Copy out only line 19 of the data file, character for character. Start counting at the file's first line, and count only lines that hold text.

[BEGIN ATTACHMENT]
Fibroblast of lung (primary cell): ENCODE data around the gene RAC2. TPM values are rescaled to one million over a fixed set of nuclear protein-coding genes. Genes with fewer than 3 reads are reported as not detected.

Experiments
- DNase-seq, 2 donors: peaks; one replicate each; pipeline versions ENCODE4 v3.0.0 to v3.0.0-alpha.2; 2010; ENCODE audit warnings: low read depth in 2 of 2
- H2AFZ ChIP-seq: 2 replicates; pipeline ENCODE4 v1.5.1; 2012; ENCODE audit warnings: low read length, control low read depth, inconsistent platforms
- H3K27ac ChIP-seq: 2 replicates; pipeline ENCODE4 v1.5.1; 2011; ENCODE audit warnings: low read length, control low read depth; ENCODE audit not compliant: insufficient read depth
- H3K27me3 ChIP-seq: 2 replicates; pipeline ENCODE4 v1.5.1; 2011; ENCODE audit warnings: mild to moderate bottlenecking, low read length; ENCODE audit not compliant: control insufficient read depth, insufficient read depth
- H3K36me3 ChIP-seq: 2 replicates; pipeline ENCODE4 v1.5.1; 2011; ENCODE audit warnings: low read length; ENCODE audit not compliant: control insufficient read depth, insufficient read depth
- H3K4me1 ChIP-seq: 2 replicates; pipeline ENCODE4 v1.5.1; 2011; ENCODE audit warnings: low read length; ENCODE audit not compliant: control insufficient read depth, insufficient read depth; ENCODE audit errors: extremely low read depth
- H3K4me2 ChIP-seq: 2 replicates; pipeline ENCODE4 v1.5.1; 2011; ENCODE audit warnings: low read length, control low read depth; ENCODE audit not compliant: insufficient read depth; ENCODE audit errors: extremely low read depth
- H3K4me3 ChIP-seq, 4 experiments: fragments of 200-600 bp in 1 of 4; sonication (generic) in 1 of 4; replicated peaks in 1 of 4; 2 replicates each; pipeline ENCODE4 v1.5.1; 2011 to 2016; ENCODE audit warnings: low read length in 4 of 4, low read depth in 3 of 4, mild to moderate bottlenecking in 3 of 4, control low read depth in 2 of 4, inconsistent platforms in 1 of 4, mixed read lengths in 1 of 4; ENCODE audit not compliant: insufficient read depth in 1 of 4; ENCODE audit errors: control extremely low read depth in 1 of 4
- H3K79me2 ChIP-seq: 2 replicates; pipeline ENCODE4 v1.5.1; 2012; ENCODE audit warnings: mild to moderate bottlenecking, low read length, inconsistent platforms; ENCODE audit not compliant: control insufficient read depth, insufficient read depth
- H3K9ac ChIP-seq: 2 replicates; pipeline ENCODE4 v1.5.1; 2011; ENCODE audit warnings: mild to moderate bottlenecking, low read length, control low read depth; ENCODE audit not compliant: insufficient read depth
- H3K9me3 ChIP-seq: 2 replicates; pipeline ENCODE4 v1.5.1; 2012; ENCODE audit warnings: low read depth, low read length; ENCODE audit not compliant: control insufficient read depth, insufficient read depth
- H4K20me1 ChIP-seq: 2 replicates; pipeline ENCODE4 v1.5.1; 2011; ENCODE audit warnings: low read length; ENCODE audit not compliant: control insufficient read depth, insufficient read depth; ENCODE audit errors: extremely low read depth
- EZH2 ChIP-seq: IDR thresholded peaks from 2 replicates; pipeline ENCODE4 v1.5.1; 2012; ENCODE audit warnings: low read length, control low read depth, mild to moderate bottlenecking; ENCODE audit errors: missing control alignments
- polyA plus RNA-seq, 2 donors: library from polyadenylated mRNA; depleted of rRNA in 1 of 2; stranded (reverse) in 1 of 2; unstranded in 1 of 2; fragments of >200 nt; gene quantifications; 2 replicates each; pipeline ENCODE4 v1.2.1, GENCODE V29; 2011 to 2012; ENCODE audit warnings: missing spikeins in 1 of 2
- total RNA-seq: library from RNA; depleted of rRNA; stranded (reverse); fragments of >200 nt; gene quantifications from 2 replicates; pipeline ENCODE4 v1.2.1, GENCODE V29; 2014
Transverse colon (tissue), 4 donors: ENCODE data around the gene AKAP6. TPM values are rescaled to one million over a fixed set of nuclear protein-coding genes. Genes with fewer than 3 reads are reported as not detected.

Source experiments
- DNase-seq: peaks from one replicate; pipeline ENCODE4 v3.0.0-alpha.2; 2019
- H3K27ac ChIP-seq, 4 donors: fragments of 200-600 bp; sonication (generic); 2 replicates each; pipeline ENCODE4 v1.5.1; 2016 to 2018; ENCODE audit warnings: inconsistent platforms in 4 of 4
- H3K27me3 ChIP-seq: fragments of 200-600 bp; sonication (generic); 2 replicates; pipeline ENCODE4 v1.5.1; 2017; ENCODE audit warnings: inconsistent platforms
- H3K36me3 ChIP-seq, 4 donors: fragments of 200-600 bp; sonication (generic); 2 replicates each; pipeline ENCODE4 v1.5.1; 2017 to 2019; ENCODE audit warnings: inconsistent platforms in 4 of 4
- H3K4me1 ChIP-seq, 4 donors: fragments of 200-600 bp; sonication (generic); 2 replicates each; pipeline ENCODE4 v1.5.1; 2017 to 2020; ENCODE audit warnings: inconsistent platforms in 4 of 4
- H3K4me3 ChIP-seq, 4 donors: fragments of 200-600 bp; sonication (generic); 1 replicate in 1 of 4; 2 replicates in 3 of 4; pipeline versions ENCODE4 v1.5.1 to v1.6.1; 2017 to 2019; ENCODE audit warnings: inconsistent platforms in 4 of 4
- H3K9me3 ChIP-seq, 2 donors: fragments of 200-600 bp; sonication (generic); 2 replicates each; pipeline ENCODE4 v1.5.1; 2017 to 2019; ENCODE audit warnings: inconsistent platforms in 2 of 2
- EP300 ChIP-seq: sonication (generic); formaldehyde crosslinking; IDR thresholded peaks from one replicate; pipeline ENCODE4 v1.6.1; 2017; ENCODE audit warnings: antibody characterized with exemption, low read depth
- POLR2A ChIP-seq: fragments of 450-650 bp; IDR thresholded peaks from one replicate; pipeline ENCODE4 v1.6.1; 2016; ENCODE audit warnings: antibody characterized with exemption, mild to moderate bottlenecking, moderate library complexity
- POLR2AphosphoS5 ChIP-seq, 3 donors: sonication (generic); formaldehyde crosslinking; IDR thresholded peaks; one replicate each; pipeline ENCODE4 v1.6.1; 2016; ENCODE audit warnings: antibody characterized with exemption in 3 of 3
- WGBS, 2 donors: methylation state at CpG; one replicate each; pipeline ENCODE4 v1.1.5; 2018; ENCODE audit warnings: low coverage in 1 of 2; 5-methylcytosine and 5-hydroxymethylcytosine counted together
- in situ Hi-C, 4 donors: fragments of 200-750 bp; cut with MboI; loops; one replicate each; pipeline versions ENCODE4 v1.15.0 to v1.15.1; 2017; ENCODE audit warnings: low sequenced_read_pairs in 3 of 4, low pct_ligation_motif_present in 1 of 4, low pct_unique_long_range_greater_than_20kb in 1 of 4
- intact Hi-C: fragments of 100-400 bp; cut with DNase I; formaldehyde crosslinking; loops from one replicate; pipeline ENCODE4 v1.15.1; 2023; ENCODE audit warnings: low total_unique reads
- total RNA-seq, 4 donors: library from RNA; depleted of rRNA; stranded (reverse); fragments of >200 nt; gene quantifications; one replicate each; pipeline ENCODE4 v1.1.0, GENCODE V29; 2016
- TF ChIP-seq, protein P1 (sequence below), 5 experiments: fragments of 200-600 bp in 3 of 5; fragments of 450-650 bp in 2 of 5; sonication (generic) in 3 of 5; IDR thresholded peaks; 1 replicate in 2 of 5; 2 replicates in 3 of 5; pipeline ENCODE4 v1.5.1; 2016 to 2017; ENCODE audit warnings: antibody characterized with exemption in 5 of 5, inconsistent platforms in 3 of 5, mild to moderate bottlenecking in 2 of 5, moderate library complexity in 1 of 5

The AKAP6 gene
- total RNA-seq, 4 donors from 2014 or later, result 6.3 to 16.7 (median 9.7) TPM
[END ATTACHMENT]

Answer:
Source experiments